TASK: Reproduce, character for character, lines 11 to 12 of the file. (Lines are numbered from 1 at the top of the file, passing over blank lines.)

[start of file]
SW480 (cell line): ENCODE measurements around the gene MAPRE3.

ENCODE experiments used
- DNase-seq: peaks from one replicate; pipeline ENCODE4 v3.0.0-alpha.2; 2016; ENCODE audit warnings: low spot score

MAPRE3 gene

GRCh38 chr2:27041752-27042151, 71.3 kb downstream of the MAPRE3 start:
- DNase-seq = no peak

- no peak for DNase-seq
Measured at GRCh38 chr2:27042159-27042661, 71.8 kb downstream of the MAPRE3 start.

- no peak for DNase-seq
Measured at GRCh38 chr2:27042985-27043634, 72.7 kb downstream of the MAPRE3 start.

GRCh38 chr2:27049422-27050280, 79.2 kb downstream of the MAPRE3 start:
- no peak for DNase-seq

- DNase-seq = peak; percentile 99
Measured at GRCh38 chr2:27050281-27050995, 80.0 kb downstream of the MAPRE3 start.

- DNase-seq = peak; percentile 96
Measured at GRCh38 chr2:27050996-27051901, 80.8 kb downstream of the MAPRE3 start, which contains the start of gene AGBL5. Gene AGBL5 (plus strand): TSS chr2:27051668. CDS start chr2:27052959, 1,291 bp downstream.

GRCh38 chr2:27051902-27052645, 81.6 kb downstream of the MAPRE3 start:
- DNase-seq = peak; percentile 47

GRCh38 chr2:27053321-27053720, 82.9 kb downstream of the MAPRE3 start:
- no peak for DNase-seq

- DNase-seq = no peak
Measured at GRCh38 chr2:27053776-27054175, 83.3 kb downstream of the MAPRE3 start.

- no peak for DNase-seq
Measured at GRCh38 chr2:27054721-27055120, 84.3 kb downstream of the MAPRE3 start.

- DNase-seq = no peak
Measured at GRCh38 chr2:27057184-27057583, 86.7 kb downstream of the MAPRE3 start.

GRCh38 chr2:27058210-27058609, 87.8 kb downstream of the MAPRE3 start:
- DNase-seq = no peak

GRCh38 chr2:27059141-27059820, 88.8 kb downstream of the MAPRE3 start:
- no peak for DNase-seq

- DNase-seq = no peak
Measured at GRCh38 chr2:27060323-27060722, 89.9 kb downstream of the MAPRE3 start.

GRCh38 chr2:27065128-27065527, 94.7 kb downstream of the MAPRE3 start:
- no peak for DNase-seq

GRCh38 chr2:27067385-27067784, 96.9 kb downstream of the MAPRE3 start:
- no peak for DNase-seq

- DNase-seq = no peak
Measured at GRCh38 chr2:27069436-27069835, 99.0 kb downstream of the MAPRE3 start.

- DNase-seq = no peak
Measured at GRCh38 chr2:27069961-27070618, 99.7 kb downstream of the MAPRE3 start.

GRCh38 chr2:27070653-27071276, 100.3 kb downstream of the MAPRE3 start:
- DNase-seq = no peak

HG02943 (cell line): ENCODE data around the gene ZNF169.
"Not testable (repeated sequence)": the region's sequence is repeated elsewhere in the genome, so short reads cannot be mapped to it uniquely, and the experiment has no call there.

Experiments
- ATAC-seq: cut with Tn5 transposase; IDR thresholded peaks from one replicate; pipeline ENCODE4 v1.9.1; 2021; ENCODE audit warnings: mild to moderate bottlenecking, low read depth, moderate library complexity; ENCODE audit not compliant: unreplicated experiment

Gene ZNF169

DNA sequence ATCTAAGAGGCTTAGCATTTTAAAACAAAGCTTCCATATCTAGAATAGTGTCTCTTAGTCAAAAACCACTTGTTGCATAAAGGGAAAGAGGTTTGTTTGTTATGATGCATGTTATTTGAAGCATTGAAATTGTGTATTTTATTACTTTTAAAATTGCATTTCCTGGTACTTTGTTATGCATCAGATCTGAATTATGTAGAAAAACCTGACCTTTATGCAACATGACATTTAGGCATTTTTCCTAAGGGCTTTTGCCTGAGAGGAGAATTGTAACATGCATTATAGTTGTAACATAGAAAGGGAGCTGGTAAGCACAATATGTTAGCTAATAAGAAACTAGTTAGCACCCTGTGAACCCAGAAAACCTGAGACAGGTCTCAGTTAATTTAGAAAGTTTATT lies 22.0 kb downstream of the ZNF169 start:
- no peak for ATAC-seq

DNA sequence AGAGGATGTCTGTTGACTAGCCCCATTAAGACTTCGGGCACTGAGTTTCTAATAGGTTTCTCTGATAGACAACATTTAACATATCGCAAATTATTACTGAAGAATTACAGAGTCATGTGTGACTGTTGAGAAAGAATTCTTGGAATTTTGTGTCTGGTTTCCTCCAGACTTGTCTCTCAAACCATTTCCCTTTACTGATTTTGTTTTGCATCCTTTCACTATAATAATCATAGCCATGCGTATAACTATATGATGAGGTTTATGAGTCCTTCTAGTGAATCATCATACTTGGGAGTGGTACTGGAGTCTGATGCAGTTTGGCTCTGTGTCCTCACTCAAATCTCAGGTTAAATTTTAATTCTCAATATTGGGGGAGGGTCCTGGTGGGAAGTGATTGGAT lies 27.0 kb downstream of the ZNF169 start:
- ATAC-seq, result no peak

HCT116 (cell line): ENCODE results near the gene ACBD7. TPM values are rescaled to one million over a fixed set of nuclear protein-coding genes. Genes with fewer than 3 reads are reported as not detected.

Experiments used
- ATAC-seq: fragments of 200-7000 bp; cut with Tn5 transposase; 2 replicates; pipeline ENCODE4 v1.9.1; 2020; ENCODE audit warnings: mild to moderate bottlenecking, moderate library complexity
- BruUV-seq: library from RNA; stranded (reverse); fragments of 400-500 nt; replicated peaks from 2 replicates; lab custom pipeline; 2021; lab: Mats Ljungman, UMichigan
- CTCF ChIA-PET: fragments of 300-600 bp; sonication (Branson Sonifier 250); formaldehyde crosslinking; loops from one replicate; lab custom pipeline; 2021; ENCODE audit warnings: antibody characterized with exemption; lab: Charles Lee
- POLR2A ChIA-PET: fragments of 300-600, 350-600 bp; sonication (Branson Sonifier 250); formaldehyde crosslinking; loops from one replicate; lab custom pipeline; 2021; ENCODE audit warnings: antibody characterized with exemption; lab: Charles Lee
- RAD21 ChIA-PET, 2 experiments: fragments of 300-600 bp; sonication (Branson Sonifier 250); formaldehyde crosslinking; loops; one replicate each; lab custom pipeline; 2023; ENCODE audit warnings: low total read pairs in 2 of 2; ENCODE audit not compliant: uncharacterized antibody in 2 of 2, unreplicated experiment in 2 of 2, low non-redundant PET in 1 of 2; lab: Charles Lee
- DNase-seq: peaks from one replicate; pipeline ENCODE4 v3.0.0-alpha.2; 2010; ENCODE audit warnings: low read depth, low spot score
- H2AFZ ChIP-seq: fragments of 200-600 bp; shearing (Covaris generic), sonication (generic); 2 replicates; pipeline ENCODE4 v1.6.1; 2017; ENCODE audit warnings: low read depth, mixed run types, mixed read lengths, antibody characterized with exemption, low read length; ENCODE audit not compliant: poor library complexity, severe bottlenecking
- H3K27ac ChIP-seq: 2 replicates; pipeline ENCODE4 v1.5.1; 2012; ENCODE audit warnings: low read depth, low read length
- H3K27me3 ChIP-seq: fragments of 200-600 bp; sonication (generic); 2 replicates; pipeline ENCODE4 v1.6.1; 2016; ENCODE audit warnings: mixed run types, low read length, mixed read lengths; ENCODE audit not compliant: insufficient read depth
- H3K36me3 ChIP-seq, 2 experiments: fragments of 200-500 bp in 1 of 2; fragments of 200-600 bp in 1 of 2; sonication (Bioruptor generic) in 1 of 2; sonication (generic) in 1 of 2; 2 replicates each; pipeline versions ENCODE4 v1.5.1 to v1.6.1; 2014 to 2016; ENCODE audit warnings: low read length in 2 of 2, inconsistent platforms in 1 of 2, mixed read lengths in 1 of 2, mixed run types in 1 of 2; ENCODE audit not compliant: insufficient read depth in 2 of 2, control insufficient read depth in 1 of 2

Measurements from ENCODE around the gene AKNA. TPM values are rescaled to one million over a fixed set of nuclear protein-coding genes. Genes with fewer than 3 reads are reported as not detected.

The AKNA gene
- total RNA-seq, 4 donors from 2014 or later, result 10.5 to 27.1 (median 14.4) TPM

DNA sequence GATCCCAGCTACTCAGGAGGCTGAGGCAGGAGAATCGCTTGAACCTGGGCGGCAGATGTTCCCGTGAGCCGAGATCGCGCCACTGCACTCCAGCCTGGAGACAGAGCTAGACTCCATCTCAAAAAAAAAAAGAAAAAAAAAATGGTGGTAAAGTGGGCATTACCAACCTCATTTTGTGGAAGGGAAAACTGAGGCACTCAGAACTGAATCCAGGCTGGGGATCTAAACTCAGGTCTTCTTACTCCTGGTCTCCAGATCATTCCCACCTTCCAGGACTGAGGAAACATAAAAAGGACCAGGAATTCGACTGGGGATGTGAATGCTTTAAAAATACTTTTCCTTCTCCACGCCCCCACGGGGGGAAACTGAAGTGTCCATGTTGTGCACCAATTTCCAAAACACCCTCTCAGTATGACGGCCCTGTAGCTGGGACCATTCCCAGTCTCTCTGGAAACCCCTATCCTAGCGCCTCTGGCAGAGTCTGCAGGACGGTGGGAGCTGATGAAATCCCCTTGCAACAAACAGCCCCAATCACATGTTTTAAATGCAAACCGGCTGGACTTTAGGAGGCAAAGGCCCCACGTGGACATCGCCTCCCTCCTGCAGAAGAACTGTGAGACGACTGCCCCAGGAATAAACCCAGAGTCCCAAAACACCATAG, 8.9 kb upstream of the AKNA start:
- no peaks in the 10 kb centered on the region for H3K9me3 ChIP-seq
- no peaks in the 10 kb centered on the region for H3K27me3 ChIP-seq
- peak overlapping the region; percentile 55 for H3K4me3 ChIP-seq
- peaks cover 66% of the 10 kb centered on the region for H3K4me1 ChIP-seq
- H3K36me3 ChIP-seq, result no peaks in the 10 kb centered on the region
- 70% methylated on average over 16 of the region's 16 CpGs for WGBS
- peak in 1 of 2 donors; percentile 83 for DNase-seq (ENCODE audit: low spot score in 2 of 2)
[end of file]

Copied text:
GRCh38 chr2:27049422-27050280, 79.2 kb downstream of the MAPRE3 start:
- no peak for DNase-seq